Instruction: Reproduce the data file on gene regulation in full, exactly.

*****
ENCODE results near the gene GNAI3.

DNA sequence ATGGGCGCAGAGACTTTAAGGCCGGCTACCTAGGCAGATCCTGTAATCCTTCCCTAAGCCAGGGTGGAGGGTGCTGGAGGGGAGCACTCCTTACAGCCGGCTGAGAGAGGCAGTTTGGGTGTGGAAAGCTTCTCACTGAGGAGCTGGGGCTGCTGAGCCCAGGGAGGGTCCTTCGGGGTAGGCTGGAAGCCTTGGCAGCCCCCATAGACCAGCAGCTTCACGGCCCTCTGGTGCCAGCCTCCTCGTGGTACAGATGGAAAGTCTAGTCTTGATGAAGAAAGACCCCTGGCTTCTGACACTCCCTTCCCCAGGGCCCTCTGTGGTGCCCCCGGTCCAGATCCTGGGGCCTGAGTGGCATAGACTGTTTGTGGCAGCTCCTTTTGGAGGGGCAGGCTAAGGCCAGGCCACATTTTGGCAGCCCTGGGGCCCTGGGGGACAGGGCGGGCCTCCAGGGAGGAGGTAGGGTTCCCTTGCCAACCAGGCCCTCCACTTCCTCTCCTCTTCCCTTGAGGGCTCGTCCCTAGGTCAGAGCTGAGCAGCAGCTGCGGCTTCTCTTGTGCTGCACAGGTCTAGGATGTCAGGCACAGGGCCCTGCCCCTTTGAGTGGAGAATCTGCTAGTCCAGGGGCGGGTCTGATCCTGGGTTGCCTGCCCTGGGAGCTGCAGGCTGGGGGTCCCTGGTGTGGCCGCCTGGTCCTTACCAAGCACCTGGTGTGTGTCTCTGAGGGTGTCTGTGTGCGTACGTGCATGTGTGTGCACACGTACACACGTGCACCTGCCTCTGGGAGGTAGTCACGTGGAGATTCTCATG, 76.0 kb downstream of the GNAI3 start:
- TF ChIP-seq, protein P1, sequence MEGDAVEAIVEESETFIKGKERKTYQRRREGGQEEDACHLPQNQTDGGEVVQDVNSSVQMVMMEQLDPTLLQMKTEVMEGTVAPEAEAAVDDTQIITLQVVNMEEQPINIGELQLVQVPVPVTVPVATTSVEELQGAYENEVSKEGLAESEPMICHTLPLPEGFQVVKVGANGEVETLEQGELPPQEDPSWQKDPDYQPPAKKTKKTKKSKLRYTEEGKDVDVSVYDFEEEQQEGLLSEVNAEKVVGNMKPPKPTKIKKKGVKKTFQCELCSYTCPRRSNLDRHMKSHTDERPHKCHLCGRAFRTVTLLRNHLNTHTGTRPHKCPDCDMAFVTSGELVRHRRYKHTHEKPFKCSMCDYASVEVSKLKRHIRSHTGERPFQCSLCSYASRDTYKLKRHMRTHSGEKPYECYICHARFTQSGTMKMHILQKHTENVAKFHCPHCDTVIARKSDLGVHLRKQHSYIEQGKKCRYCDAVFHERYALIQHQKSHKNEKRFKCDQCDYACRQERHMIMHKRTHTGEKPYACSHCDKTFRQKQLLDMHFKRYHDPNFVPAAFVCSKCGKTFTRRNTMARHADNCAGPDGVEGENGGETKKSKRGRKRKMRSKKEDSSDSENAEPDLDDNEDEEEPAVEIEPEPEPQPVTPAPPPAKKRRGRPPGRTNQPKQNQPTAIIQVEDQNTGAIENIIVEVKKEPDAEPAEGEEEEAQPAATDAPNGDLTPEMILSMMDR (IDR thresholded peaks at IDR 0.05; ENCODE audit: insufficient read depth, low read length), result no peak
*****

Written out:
ENCODE results near the gene GNAI3.

DNA sequence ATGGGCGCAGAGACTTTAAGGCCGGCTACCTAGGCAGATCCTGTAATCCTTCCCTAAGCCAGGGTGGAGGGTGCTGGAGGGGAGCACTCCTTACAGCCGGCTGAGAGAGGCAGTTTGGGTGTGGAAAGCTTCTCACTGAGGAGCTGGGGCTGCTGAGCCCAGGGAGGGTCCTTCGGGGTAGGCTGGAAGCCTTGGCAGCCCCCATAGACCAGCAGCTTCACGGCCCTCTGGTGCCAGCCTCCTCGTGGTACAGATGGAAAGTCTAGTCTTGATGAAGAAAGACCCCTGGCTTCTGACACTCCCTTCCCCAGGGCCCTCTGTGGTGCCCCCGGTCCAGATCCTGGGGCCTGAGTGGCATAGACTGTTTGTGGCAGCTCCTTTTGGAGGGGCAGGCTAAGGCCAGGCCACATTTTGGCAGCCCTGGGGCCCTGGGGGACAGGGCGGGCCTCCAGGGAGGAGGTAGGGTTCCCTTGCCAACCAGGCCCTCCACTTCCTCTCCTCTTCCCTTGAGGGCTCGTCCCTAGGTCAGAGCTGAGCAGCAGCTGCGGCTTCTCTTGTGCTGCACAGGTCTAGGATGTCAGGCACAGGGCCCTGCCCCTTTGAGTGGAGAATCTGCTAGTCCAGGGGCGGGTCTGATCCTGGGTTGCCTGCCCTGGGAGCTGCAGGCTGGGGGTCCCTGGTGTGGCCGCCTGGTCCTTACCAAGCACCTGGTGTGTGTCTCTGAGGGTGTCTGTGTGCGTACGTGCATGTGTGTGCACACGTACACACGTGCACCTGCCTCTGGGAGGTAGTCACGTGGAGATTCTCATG, 76.0 kb downstream of the GNAI3 start:
- TF ChIP-seq, protein P1, sequence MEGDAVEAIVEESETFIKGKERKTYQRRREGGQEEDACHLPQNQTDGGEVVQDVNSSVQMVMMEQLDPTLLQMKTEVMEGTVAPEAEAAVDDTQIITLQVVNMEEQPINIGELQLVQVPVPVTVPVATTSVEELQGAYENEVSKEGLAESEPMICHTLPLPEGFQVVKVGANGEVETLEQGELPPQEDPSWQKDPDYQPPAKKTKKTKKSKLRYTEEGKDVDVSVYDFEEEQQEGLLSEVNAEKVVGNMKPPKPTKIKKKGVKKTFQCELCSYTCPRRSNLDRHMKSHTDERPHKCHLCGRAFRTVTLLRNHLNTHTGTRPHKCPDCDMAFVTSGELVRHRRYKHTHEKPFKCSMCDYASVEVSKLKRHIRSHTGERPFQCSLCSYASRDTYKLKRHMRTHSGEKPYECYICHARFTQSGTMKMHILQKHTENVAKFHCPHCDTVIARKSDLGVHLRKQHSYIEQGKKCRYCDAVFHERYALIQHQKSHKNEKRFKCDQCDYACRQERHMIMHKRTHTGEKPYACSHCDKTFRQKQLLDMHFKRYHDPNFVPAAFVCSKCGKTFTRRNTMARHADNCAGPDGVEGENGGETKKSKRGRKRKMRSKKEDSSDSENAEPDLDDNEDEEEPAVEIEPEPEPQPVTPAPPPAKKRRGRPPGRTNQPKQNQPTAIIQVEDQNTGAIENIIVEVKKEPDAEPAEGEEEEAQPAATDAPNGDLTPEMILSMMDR (IDR thresholded peaks at IDR 0.05; ENCODE audit: insufficient read depth, low read length), result no peak